“I remember my grandfather raising bees, and I remember being around them as a kid,” Fogg said. “I always ask people who are interested in raising bees, ‘What do you do when you see a bee? Do you start swatting at them or are you calm and just let them be?’ That’s going to determine a lot whether or not you’re going to get stung.”
But, getting stung is part of the game, Fogg said.
“What I’d tell new beekeepers is that it’s a labor of love. Bees are going to get all over you … You’re going to sweat and you may get hurt,” he said. “You’re going to get stung. And, you’re going to kill bees. It’s just a fact of nature.”
Not getting stung depends on the beekeeper. For some, that may mean protective gear. For others, like Henry, that may mean smoke. Others still say it’s knowing your bees that counts.
Buzzing with love
“It’s a zen thing for me,” says Kathy Stephanski, one of the Capital City Beekeepers helping out at Dadant on package bee day. “You have to have no anger, no bad vibes when you check on the hive, or those bees are going to eat you alive. I think I have to go out there with no stress and put all of my anxiety behind or they are going to come out aggressively. I’ve had to walk away before because they were coming after me.”
Stephanski, a former IT employee with the state of Kentucky, says she started raising bees to get honey.
“I really started because of my love of local honey, and it not being very abundant,” she says. “I was driving to Lexington to get local honey. But I live on a farm, so I thought, ‘Why not have bees?’ I already had cows and sheep and goats and chickens. They are like any other agricultural crop.”
Stephanski says she checks on her bees about once every 10 days to make sure that they have the food they need and aren’t under threat from either other bugs or the weather. Of the four hives she had last year, she says, three survived, but one froze over the winter.
For Bill Dickerson, another member of the Capital City Beekeepers, raising bees has been a way for him to help the environment, even though he jokes that he may not be doing as well as he’d like.
“I’ve been killing bees for 10 years,” he jokes. “There’s so many things that can go wrong with a hive. It’s more like you’re meddling with nature, and if you’re not doing it right, the results can be disastrous.”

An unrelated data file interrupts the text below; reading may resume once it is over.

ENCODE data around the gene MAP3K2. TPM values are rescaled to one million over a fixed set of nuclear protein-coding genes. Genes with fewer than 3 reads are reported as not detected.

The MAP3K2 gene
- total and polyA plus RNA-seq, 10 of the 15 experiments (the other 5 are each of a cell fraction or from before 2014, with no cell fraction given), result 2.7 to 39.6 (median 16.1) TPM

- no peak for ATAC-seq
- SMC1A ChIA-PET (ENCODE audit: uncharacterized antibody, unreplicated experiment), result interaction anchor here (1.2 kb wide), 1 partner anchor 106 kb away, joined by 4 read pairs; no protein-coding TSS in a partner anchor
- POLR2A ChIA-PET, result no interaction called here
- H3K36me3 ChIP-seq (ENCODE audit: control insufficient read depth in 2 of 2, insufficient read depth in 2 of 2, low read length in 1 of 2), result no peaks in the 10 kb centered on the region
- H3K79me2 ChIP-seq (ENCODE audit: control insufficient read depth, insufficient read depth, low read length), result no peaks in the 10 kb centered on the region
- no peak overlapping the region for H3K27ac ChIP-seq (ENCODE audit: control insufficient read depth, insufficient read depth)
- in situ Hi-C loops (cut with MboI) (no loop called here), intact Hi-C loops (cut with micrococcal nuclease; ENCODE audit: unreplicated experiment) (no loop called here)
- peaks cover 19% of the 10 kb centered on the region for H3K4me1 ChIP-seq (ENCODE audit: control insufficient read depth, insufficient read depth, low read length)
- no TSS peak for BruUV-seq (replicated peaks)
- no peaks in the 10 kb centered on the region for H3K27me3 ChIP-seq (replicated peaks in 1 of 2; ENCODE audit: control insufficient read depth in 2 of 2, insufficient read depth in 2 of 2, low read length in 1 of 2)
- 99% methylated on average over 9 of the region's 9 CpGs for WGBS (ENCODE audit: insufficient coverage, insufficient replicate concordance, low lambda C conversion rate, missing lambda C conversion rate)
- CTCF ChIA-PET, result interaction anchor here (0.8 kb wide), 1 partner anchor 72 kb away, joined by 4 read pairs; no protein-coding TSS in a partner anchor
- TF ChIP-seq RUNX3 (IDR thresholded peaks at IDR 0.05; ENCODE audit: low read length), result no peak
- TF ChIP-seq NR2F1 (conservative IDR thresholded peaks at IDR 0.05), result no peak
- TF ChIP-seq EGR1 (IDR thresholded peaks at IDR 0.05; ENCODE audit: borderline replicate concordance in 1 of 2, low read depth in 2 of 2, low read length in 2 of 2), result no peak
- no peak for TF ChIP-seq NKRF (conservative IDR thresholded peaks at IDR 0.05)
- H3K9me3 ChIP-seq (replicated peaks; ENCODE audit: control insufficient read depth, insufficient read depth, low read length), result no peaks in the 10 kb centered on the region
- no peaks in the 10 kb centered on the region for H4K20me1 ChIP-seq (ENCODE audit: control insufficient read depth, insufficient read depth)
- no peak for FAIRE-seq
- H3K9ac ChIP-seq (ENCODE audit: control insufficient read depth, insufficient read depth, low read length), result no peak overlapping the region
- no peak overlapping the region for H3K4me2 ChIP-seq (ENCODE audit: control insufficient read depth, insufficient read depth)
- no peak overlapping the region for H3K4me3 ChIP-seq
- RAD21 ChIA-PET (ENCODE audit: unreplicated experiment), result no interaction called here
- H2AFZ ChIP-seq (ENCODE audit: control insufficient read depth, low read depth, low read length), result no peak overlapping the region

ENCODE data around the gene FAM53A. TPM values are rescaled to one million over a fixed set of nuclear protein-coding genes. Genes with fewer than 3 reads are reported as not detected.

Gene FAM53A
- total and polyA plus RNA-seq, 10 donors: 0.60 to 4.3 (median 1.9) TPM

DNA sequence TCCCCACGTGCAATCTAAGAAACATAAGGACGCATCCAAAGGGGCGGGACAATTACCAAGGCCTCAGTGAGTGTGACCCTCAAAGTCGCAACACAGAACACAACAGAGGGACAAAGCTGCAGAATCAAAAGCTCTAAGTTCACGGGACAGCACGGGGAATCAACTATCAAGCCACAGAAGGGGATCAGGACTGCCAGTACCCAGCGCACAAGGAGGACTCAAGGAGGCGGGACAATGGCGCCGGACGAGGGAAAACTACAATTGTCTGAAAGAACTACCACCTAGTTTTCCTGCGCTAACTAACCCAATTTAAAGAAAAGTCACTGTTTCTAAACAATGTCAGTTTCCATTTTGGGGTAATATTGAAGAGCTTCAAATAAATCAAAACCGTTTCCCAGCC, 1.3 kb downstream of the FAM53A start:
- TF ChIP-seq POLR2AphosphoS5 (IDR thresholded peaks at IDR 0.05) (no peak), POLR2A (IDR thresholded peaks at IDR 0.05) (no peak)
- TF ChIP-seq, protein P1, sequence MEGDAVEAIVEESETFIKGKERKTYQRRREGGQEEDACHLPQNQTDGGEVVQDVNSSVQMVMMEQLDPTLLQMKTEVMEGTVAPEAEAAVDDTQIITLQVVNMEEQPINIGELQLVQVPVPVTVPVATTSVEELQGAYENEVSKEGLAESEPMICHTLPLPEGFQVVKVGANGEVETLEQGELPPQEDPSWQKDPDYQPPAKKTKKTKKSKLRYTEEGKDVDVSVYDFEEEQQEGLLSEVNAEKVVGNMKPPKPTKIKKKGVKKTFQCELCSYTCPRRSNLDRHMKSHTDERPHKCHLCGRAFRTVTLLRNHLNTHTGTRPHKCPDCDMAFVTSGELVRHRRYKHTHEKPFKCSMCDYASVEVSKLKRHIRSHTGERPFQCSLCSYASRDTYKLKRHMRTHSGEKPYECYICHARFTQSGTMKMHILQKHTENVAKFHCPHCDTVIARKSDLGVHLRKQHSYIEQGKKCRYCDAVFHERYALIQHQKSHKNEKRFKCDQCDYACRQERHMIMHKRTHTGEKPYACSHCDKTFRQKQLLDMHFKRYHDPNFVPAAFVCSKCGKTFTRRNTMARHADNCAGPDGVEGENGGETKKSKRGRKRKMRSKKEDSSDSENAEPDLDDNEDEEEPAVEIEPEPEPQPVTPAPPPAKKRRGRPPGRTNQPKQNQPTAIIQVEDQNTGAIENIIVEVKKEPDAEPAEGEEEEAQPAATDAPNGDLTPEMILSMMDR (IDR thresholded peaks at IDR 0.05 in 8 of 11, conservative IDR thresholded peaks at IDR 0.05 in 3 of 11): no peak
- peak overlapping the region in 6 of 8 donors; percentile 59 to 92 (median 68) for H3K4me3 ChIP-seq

Dickerson says he got into beekeeping to help the bees.
“I was reading about the bees having a hard time,” he says. “I thought I would start some hives to help them out and help out the environment. Now they produce a lot of honey. It’s not much, but it is a way to recover some of the expense in raising bees.”
In his Frankfort backyard, Henry says beekeeping is not an inexpensive hobby. He estimates that you will invest about $350 in equipment and then another $150-$200 in bees.
Paying off in multiple ways
But the payoff is in learning about bees, as much as it is in getting honey, he says.
“People think the queen is the one in charge, but she’s really a slave to the hive,” he said. “Like chickens, she only has so many eggs and when she’s no longer viable, they kick her out. She will lay about 1,000 eggs a day. That’s her job.”
The bees can teach us, he said, how to be better people.
“When you’re beekeeping, you can learn from the bees and their colonies. They are industry and thrift, as Poor Richard said …,” he said. “Everything they do is for that colony. The worker bees will literally work themselves to death for the colony.”
And while beekeepers may make the most from the fruits of the bees’ labor — namely honey — they will learn from them as well, returning the honeycomb back to the colony so they can make more honey, and helping the bees to survive through difficult times.
“There’s a romance quality to beekeeping,” Henry said. “There’s something about getting back to the Earth and of being able to have your own honey. It helps you appreciate and have awareness of nature and of environmental issues.”
And above it all, beekeepers don’t control bees, he said, they just provide them with a place to stay.
“Bees are wild animals,” he said. “They come and go as they please. We can’t fence them in. They go whereever they want. They do what they want. What we do is we learn what they need and try to provide that so they will stay.”